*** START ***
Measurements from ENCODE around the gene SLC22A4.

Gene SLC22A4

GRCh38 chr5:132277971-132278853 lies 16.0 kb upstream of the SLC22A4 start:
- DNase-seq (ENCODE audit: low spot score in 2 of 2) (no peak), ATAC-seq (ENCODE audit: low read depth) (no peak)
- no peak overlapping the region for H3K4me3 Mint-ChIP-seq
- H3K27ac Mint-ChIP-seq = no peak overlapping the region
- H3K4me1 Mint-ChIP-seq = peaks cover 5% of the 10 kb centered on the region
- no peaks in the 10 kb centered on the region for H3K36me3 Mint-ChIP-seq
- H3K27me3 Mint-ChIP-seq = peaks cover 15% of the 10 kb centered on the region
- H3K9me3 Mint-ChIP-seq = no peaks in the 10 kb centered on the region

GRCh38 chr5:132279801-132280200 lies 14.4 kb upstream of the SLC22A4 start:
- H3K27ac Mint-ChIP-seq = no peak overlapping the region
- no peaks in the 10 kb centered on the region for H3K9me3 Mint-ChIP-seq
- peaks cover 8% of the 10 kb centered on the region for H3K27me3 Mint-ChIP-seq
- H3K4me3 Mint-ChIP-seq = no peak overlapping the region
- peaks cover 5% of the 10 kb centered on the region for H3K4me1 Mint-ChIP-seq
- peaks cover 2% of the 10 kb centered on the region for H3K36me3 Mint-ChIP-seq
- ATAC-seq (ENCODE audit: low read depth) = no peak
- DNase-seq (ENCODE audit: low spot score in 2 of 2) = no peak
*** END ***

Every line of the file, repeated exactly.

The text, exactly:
Measurements from ENCODE around the gene SLC22A4.

Gene SLC22A4

GRCh38 chr5:132277971-132278853 lies 16.0 kb upstream of the SLC22A4 start:
- DNase-seq (ENCODE audit: low spot score in 2 of 2) (no peak), ATAC-seq (ENCODE audit: low read depth) (no peak)
- no peak overlapping the region for H3K4me3 Mint-ChIP-seq
- H3K27ac Mint-ChIP-seq = no peak overlapping the region
- H3K4me1 Mint-ChIP-seq = peaks cover 5% of the 10 kb centered on the region
- no peaks in the 10 kb centered on the region for H3K36me3 Mint-ChIP-seq
- H3K27me3 Mint-ChIP-seq = peaks cover 15% of the 10 kb centered on the region
- H3K9me3 Mint-ChIP-seq = no peaks in the 10 kb centered on the region

GRCh38 chr5:132279801-132280200 lies 14.4 kb upstream of the SLC22A4 start:
- H3K27ac Mint-ChIP-seq = no peak overlapping the region
- no peaks in the 10 kb centered on the region for H3K9me3 Mint-ChIP-seq
- peaks cover 8% of the 10 kb centered on the region for H3K27me3 Mint-ChIP-seq
- H3K4me3 Mint-ChIP-seq = no peak overlapping the region
- peaks cover 5% of the 10 kb centered on the region for H3K4me1 Mint-ChIP-seq
- peaks cover 2% of the 10 kb centered on the region for H3K36me3 Mint-ChIP-seq
- ATAC-seq (ENCODE audit: low read depth) = no peak
- DNase-seq (ENCODE audit: low spot score in 2 of 2) = no peak